Definition of chief in English:

chief

noun

  • 1A leader or ruler of a people or clan.

    ‘the chief of the village’
    ‘the Tlingit chief’
    [as title] ‘an island where Chief Seattle was born’
    • ‘In rural areas, political control is directed by the village chiefs or chieftainesses.’
    • ‘Other peoples had military leaders, tribal chiefs, or headmen, but not officials.’
    • ‘And even in Gaelic tales, the island earned fame for being the penal colony where clan chiefs put their enemies in exile.’
    • ‘Both parties relied on their own militias, alliances with clan chiefs and security apparatus.’
    • ‘A hush descended on the crowd as the village chief began to speak.’
    • ‘Secondly the security forces pressure the village chiefs to cooperate and if they refuse, they'll be killed.’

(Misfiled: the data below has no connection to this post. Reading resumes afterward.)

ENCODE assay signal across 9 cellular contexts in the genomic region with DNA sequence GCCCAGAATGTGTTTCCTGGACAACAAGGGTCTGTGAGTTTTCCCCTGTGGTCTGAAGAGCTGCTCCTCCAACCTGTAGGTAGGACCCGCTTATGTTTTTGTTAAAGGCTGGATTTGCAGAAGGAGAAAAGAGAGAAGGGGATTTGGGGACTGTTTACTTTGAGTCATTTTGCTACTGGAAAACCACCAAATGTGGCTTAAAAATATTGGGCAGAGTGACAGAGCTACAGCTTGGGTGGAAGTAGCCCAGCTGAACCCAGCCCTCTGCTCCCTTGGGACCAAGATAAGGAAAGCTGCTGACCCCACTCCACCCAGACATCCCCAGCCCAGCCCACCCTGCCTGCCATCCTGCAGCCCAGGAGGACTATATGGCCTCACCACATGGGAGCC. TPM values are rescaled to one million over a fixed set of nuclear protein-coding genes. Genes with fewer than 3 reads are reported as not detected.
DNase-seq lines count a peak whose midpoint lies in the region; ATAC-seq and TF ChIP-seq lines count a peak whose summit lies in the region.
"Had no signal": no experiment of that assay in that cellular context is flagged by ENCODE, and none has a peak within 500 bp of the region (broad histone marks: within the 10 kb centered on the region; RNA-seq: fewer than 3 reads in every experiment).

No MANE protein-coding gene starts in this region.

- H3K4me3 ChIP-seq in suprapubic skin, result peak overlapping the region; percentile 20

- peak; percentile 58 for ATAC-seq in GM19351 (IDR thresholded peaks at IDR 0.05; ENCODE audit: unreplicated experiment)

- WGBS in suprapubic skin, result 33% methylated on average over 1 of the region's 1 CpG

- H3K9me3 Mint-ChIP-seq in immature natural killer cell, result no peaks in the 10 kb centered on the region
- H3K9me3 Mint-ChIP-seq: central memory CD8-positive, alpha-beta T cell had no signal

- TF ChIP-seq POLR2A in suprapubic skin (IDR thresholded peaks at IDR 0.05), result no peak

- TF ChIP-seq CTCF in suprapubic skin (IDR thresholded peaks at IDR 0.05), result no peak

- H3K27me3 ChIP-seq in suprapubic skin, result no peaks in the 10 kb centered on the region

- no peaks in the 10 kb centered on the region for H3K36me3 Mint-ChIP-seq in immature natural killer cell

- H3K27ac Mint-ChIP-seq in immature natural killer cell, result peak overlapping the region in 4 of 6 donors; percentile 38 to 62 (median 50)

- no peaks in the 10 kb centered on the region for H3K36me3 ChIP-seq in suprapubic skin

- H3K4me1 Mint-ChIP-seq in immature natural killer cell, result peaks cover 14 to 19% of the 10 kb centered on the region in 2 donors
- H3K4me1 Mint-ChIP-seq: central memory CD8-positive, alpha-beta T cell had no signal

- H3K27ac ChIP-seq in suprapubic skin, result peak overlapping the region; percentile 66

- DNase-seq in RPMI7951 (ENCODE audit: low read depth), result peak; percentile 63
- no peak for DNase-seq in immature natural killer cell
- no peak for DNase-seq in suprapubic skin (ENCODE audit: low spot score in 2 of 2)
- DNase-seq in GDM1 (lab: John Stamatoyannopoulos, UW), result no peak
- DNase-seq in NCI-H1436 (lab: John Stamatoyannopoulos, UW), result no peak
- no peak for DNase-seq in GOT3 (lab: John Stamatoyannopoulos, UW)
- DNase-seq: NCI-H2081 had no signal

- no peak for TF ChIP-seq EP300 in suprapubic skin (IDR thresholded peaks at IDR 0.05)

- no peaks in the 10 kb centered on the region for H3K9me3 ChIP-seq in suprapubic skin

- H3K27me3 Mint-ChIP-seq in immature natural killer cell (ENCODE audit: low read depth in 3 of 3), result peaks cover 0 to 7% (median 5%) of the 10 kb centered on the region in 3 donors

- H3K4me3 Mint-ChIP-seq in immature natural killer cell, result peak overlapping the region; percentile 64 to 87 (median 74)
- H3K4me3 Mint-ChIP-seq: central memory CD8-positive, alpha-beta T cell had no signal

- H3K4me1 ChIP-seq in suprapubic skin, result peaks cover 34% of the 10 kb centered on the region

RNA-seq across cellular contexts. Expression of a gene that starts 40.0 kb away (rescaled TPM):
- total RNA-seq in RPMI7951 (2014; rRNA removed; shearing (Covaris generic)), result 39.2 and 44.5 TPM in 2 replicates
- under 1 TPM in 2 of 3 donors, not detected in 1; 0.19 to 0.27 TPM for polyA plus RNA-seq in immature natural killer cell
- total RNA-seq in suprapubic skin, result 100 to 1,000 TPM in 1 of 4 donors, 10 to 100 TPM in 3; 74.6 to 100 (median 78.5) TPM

• ‘The main event of the weekend was the celebration and election of the clan chief.’
    • ‘Under the clan system they were pressed into feudal military service by their clan chiefs.’
    • ‘Ironically, the bill could strengthen the clan chief's claims.’
    • ‘Native leaders today say the chiefs were acting as representatives of sovereign nations when they signed the document.’
    • ‘Others have returned to Harare, claiming village chiefs are refusing to accept them because there is not enough food.’
    • ‘The chief sent out each leader of each group of mercenaries to alert them of the coming battle.’
    • ‘To help you, you have an ecologist, a business manager, and the chief of the village.’
    • ‘From feudalism a clan chief gained the concept of absolute ownership of land, and the system of succession by primogeniture.’